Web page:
At last month’s Heritage Crafts Awards Winners’ Reception at the College of St George, Windsor Castle, bursary recipient Hannah Girvan made this speech, which resonated with many of us there:
“I burnt out in an office job during the pandemic, as Equity, Diversity and Inclusion Lead, when I realised my role was tickboxing and that nothing would change. It broke my heart. To deal with the burnout I spent time in the forest as a Ranger and that was the first time I used power tools. Learning more about wood as a material and a living part of the habitat became integral to my existence. It became part of who I was. I shifted everything to make it my focus.
“During the pandemic I also came out to my family, friends and to myself as bi. Because once you start stepping into who you are it’s impossible to turn back.
“As an apprentice joiner I had to show up as myself because at this point there was no other form of being. It meant fighting back when sexism or racism happened. Questioning why that was allowed. Why no-one was calling it out as inappropriate or demeaning. I just wanted to go to work to do my craft and learn. I ended up changing workshops and it’s been a lot better for my health. It means I can show up to work and crack on without first having to defend parts of myself others might not have to. The white noise began to fade.
“I think I can get through pretty much anything as long as I am a maker. It helps me process life and helps me know myself better, which in itself is a powerful thing. Not everyone will be able to live their life as themselves or to know what their voice is or what creativity means to them. We are able to speak without needing words and show these parts of ourselves through the things we make. There’s something incredible in that.
“Life is hard at the minute. Cost of living is insane and I’m currently trying to find somewhere to live in Devon and that’s really stressful. Those day-to-day stresses and things like seeing the EDL on the news and what’s going on around the world really put you into survival mode and gives everything a bleak quality.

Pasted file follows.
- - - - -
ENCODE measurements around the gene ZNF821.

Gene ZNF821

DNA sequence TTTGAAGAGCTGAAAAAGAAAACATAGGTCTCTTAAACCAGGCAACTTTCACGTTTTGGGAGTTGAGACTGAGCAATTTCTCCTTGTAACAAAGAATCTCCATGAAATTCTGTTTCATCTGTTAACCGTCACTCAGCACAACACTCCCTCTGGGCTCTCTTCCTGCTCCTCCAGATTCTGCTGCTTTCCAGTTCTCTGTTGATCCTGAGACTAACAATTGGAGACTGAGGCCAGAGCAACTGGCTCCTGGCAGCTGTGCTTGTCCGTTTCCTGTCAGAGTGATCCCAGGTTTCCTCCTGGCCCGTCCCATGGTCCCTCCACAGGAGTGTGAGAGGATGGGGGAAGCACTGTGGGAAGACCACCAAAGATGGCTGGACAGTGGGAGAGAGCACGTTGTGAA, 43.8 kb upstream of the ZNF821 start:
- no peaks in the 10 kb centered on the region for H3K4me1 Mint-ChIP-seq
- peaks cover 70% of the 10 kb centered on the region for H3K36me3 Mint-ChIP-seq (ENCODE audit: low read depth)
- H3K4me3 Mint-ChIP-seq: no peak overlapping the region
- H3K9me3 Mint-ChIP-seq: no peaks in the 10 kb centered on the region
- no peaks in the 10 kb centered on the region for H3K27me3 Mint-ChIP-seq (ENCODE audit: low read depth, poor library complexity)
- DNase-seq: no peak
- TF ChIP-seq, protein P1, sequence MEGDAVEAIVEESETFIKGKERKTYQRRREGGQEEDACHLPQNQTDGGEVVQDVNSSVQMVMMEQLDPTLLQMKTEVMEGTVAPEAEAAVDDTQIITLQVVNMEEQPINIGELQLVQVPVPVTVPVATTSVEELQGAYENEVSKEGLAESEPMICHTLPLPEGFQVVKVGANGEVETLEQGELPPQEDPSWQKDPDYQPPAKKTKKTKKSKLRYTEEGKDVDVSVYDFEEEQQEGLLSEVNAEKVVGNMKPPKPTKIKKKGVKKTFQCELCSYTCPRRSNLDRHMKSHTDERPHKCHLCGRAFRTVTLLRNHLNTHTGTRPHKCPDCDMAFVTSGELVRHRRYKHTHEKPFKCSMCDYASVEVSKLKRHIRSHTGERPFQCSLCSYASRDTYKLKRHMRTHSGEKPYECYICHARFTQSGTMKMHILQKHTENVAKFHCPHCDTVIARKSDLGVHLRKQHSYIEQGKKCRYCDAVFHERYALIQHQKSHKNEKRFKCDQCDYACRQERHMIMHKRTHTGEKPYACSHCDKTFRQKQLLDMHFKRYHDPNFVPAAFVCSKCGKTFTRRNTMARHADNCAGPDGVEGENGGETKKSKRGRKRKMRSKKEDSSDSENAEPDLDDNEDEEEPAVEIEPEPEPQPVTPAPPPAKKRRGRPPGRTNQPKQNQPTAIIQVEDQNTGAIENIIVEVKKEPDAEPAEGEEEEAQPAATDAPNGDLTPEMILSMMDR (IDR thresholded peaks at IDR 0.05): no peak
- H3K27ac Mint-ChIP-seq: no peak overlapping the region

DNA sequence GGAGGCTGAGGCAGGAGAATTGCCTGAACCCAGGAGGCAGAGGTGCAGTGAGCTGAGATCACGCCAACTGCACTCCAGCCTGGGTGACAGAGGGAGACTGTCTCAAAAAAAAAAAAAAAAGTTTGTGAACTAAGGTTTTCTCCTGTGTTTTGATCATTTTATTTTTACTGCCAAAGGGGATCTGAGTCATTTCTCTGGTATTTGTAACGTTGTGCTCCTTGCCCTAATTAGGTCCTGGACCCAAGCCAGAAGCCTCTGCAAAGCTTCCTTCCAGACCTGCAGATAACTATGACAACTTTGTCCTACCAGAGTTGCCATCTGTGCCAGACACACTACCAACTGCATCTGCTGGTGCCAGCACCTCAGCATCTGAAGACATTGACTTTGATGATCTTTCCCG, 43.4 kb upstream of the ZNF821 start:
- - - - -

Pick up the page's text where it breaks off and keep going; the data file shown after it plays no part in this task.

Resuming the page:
“But then we make. Knowing that what we make is truly ours and a part of us went into each piece. That we’re adding to the world not detracting from it. When we make we own our voice and share it, becoming a part of living history and heritage.
“I’m grateful for this bursary. It means permission to be creative and allocated time to do so. It means a part of my brain can be unlocked that would otherwise be in survival mode and dormant. It means I can bring friends into my craft and share it with them and it means meeting other makers like you. I’d like other people to experience this sense of quiet power. The feeling of being in a workshop, making, connected to your body, mind and material. I’d also like to hear from voices less heard and see more black and brown role models because I know I’ve got a lot to learn from differing perspectives. We all do.
“I’m grateful for the grant and I’m grateful to meet you guys today. I love sharing food so if anyone wants to eat together and hang just give me a shout.”
Hannah’s bursary was supported by the City & Guilds Foundation. Photos by Stefan Jakubowski.